Context of Research in the North

Research and Indigenous Peoples

For many years, research in an Indigenous context was carried out primarily by non-Indigenous researchers, who set the conditions for it. Historically, research was conducted in a colonial manner, without the collaboration of the peoples concerned, and without any validation or feedback on the results once the studies were complete. This explains why, in recent decades, Indigenous Peoples have criticized these methods, noting the lack of benefits for them. In fact, Canada’s Indigenous Peoples, along with others, were pioneers when it came to establishing research ethics standards. As Nagy mentions, “Thus in Canada it is now impossible for scientists to undertake research projects without the proper consultations, permissions, and collaborations with the communities involved.” However, this Canadian approach has not been unanimously accepted. Some European researchers are against the adoption of an ethics charter specific to social science research in the Arctic. It is also worth mentioning that

[…] Researchers in some fields, notably in natural sciences, are not used to dealing with human beings, and do not know how to react when Indigenous Peoples tell them they were created as stewards of Mother Earth, and that as a result it is up to them to decide how research on the land, the animals, and the plants must be defined.

The key focus in this context is on drafting, implementing, using, and institutionalizing research protocols in Indigenous ethics. 

A number of Indigenous Peoples and organizations have developed research protocols that help provide a framework for research in Indigenous settings and ensure compliance with research ethics standards. These tools address the concerns raised by Indigenous groups with regard to research conducted in their communities.

It is also essential to take into account the notion of “collective knowledge” (most often applicable in an Indigenous context), not solely that referred to as “individual knowledge,” which is more often applied in a non-Indigenous context. Furthermore, in an Indigenous context, it is important to make a distinction between “common knowledge,” i.e., that generally available to all; “family knowledge,” which circulates and is transmitted within families and between relatives; and “private or secret knowledge” that is known only to a handful of people. Finally, in affirming that Inuit knowledge is being respected, it is not enough to simply write terms in Inuktitut or in another language.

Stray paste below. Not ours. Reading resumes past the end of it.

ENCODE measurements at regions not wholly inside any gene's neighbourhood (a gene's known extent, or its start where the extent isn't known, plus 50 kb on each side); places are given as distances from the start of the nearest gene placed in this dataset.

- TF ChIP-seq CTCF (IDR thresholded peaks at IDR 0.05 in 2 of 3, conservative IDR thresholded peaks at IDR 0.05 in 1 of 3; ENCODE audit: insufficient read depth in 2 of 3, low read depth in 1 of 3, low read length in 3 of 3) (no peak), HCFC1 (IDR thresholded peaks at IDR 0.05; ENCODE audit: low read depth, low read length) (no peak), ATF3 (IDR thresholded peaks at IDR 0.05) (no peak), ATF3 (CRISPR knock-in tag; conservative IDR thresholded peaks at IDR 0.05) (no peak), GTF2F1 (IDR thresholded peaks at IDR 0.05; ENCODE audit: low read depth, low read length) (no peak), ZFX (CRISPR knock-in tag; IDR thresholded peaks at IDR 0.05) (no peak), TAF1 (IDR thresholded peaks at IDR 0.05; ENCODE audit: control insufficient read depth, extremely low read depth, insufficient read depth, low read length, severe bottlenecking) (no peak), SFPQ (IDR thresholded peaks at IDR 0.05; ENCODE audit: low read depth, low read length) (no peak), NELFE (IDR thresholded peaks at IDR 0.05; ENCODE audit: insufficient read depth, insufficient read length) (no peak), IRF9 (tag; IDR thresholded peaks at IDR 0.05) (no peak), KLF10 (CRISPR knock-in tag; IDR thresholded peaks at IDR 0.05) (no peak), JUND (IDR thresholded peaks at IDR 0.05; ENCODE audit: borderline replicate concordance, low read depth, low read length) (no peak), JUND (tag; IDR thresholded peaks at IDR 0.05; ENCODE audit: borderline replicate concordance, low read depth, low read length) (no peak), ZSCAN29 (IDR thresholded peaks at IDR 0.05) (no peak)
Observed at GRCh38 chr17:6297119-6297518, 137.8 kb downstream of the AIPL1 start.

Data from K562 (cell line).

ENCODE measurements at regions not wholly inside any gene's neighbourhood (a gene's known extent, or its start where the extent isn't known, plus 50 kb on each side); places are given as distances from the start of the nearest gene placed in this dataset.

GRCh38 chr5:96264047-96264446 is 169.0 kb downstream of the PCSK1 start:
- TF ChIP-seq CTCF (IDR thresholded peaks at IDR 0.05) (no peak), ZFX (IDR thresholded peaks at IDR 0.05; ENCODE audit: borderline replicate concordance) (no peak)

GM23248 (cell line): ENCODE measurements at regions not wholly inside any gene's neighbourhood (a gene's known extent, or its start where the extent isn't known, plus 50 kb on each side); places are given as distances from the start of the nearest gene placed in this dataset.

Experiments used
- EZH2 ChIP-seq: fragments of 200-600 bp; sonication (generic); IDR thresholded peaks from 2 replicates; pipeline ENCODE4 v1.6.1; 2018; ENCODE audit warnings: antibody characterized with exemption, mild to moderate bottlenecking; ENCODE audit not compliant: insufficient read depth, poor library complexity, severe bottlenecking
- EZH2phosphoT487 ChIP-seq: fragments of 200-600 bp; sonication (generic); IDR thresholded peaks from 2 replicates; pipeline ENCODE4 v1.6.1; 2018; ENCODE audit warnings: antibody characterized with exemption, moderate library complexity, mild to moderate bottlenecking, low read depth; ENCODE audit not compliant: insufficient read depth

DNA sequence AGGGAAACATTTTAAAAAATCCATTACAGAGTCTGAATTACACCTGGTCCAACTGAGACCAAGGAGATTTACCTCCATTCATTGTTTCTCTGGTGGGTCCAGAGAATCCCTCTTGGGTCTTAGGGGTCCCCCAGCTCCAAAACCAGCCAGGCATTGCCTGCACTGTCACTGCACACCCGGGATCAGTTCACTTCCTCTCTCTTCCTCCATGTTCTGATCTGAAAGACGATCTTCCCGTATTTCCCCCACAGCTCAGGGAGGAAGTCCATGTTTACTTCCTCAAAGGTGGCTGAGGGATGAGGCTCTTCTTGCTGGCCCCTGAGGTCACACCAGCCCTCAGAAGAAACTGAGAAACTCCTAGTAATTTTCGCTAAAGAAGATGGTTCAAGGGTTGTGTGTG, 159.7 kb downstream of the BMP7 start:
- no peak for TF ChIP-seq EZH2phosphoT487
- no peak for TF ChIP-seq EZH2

FPWG: Defining the North

Coming up with a definition of the North is a challenge. INQ defines the North (or rather, the Norths) in relation to the 49th parallel. Four Indigenous nations—the Cree, Inuit, Naskapi and Innu—live in these northern regions, an area of over 1.2 million km2, or 72% of Quebec’s total land mass. They share the territory with the Atikamekw and the Anicinabek, who have family territories there. This definition reflects that of the Government of Quebec. 

But government and institutional definitions of the North do not necessarily coincide with those of the Indigenous Peoples, for whom the territory is shared among different nations, with varying degree of political or administrative boundaries. As a result, decolonizing research requires that considerable thought be given to the notions of customary law and traditional territory. FPWG therefore suggests that in drafting these guidelines, there be a reflection on defining the North, and that researchers establish, as part of their project and together with the Indigenous Peoples concerned, a common definition of the territory where the research is to be conducted. 

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